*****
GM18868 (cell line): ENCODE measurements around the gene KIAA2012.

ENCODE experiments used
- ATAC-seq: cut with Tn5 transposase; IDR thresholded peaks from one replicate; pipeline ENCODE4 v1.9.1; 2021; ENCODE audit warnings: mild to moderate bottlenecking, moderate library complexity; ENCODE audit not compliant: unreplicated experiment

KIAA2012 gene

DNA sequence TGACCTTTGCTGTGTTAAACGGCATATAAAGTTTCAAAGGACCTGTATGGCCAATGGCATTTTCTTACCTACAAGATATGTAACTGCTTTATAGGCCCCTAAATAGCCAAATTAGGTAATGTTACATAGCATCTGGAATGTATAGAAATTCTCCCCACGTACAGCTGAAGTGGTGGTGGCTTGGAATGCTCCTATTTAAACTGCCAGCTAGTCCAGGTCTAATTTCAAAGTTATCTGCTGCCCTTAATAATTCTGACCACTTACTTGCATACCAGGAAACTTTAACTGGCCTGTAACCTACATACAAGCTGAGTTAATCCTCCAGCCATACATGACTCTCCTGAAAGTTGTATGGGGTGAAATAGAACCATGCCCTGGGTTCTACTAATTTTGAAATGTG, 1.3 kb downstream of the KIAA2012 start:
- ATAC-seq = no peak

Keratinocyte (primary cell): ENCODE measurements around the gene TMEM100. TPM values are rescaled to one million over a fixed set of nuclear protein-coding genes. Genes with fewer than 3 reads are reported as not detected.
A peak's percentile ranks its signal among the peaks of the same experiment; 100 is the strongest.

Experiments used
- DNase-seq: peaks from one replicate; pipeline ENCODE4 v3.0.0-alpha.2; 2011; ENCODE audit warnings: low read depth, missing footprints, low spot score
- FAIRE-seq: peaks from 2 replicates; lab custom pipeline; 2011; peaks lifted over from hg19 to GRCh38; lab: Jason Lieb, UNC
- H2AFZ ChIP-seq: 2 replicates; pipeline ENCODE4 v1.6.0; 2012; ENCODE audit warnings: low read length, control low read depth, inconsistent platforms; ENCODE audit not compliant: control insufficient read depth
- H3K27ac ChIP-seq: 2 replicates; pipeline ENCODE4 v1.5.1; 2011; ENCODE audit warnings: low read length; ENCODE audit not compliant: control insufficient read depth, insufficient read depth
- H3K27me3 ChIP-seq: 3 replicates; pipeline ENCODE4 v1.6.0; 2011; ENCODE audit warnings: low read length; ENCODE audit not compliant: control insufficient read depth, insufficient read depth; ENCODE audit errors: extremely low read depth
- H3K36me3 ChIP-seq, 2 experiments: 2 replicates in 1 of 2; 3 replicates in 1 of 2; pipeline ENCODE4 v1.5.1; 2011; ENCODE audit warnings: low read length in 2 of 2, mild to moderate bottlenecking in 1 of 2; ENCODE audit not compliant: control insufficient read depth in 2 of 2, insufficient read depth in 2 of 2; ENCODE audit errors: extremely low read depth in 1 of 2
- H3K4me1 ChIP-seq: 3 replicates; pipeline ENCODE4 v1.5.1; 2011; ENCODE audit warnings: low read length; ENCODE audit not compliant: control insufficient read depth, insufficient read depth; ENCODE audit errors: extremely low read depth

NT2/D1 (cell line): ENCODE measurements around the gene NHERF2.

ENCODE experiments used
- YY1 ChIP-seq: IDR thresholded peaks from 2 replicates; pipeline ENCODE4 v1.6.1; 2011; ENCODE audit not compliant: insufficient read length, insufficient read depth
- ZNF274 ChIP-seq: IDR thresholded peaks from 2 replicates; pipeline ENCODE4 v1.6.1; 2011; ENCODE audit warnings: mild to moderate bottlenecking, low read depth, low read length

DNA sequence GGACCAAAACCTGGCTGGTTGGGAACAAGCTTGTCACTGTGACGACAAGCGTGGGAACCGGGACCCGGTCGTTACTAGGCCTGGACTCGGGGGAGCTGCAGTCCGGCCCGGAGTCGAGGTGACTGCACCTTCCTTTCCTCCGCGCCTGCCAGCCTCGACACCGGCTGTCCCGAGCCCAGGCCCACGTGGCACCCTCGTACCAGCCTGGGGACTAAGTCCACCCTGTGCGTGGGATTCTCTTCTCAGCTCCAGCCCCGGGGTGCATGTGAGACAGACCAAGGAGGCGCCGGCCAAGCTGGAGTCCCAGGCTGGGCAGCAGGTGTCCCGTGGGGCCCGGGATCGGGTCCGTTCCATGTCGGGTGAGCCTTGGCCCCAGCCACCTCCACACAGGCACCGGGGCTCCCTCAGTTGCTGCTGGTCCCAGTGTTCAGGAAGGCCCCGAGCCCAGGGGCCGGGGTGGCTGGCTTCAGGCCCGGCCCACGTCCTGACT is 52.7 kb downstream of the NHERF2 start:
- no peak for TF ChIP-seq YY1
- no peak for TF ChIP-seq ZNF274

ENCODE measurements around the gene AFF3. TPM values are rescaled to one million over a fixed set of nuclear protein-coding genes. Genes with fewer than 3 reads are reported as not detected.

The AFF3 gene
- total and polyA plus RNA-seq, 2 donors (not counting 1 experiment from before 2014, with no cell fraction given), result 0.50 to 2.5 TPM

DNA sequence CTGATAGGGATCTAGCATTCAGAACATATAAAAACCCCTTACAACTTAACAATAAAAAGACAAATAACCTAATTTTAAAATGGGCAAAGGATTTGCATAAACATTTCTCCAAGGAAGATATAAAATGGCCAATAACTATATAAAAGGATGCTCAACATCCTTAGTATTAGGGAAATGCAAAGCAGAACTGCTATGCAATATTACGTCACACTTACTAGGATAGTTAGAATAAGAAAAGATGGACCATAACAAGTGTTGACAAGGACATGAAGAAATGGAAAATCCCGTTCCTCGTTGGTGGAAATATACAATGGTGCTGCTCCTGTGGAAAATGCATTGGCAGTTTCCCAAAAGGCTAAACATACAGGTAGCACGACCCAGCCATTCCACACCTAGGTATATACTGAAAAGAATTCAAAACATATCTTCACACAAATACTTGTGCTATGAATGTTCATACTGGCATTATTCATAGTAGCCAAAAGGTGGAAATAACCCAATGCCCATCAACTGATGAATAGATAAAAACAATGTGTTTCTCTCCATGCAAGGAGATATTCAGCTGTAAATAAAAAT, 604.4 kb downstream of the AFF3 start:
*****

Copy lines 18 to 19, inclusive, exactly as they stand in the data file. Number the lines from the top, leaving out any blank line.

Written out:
ENCODE experiments used
- YY1 ChIP-seq: IDR thresholded peaks from 2 replicates; pipeline ENCODE4 v1.6.1; 2011; ENCODE audit not compliant: insufficient read length, insufficient read depth